Longtime US senator George McGovern, shocked by President Barack Obama’s new troop surge, has called the US war in Afghanistan another Vietnam.
“I am astounded at the Obama administration’s decision to escalate the equally mistaken war in Afghanistan,” he wrote in an op-ed article in the Washington Post on Sunday.
“And as I listen to our talented young president explain why he is adding 30,000 troops — beyond the 21,000 he had added already — I can only think: another Vietnam,” one-time Obama supporter added.
“I hope I am incorrect, but history tells me otherwise,” said former senator from South Dakota and Democratic presidential nominee in 1972.
In a speech earlier this month, Obama announced an increase of 30,000 additional US troops to the war-torn country.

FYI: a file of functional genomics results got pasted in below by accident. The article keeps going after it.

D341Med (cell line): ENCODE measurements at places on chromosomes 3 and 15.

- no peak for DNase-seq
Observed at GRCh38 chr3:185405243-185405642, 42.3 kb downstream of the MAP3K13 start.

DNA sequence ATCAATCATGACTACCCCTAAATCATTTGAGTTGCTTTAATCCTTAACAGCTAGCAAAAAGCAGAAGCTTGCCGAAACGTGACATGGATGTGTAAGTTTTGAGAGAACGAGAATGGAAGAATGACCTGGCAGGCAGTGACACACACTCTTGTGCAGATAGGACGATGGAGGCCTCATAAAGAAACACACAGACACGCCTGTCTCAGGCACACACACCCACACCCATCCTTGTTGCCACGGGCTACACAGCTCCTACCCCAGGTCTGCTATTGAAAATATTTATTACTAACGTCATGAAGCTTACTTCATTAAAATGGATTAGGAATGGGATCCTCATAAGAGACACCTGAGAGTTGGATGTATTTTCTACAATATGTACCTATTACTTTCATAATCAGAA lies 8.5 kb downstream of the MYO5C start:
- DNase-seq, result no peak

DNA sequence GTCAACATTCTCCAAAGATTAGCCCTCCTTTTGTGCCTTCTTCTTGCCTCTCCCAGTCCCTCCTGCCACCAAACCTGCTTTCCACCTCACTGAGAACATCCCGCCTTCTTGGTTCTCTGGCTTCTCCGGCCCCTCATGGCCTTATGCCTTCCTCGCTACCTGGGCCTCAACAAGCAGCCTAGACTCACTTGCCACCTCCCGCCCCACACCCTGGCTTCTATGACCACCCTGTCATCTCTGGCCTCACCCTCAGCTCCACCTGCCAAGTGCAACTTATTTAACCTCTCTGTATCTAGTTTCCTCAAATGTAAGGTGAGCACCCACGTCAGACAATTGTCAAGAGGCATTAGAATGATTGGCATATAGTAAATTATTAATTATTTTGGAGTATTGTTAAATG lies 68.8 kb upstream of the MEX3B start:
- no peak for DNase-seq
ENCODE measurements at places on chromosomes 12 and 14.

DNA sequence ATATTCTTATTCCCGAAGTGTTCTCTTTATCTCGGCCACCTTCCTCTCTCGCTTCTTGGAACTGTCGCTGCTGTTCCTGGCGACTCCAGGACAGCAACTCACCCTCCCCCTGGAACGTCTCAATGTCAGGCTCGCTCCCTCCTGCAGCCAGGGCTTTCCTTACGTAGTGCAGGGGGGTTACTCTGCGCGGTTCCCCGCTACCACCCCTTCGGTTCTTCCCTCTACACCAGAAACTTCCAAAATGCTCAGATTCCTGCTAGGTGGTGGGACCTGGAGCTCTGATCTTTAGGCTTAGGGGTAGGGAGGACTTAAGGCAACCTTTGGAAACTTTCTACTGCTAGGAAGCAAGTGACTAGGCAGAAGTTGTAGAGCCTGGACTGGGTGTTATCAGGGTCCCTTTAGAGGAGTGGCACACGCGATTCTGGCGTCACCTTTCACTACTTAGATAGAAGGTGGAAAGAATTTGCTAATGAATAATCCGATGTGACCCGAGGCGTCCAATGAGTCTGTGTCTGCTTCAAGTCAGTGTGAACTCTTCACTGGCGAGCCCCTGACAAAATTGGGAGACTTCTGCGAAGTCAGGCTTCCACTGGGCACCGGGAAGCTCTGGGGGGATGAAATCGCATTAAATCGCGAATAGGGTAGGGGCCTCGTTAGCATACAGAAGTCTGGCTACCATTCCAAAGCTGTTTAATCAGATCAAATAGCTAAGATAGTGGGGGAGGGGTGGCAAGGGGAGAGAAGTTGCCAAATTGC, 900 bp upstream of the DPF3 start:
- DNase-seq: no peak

McGovern also compared Obama to the late Democratic president Lyndon Johnson, who decided to escalate the US war in Vietnam.
Johnson had a brilliant record in domestic affairs, but Vietnam choked his dream of a Great Society, according to McGovern.
The war had become unbearable to so many Americans that Johnson, who won in a landslide in 1964, did not seek re-election four years later, the former senator wrote.
“Even if we had a good case for a war in Afghanistan, we simply cannot afford to wage it,” said former senator who is regarded as a World War II hero in the US.
“With a 12-trillion-dollar debt and a serious economic recession, this is not a time for unnecessary wars abroad. We should bring our soldiers home before any more of them are killed or wounded — and before our national debt explodes.”
Earlier this year, McGovern had urged Obama to reconsider his proposed military buildup in Afghanistan and to withdraw American forces.
The new troop surge would bring the total number of US troops in Afghanistan to nearly 100,000.
Apart from the presence of private security forces, there are already 100,000 US-led coalition troops in war-ravaged Afghanistan and the country has been witnessing a surge in violence.
Afghan civilians have been the main victims of the long-fought war.